Nutrition provided to Mexican-American preschool children on the Texas-Mexico border.J Am Diet Assoc. 2007 Feb; 107(2):311-5.JA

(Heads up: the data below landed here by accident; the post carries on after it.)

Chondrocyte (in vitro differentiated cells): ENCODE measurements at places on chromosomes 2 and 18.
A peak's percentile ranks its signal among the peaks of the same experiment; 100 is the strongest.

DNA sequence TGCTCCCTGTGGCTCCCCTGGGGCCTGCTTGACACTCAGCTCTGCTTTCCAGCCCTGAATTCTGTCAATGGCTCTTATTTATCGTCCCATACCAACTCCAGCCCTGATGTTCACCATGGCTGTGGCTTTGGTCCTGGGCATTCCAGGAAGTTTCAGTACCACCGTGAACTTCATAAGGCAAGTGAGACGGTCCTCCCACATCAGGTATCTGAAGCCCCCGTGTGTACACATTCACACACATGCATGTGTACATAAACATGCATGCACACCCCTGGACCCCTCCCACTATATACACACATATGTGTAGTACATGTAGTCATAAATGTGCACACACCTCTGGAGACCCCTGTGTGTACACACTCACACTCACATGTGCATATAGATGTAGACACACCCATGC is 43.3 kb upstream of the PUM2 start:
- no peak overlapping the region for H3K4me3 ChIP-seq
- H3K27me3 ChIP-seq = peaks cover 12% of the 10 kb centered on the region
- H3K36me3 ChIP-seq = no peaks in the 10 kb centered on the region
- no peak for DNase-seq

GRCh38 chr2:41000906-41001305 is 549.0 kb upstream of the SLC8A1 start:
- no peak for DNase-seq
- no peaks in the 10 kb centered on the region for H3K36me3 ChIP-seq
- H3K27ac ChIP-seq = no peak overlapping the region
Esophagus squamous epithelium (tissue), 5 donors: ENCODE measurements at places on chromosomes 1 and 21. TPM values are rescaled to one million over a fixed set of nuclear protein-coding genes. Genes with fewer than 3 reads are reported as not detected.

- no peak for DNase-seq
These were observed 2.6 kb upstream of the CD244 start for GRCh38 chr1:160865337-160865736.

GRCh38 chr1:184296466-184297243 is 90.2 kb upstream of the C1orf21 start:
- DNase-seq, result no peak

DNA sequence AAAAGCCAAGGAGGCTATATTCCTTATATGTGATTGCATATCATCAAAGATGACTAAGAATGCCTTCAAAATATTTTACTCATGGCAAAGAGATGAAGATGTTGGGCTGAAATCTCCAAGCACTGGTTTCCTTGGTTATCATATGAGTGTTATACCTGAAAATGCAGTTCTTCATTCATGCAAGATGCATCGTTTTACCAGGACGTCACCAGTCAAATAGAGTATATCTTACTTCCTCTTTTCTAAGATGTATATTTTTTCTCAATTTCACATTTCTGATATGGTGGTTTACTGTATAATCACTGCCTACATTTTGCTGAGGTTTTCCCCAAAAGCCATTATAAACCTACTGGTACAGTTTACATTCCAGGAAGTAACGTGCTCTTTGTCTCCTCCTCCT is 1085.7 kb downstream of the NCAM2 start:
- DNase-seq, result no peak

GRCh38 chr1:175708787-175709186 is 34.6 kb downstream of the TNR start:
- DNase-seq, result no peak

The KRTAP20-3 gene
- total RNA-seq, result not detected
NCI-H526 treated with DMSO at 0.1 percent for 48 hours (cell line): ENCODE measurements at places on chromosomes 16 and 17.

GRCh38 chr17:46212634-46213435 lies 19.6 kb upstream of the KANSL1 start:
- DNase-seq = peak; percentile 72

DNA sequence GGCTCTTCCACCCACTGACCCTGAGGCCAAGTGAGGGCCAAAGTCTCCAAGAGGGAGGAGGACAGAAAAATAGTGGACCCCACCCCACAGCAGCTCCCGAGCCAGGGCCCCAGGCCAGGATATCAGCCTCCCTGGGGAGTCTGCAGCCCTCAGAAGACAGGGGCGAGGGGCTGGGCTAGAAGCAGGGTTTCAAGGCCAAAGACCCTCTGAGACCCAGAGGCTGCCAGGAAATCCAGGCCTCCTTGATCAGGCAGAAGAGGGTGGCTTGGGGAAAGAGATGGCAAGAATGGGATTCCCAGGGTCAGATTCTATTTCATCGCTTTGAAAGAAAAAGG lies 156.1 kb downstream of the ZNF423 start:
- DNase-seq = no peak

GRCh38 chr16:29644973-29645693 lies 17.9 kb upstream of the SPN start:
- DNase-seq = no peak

The purpose of this study was to assess whether nutrients offered to border Mexican-American preschool children met the Recommended Dietary Allowances. Nutrient contents of two dietary patterns were examined in this study, one composed exclusively of home foods and one containing a combination of both home and school foods. The sample consisted of 198 Mexican-American preschoolers living on the Texas-Mexico border, who were recruited using a convenience sampling technique. A self-administered, precoded 24-hour recall questionnaire was used. Nutrient values of home foods were collected during a weekend day, and nutrient values containing a combination of both home and school foods were collected during a weekday. Fisher's exact test or chi2 test and t test were used for analyses. Mean nutrient contents of foods provided to the border Mexican-American children exceeded recommendations for total energy (P<0.001), total fat (P<0.001), saturated fat (P<0.001), carbohydrates (P<0.001), protein (P<0.001), sodium (P<0.001), and niacin (P<0.001). Foods offered were also significantly insufficient in fiber (P<0.001), vitamin A (P<0.001), and potassium (P<0.001). Nutrition interventions targeting low-income border Mexican-American families should emphasize the need and importance of providing children with diets that meet the Recommended Dietary Allowances.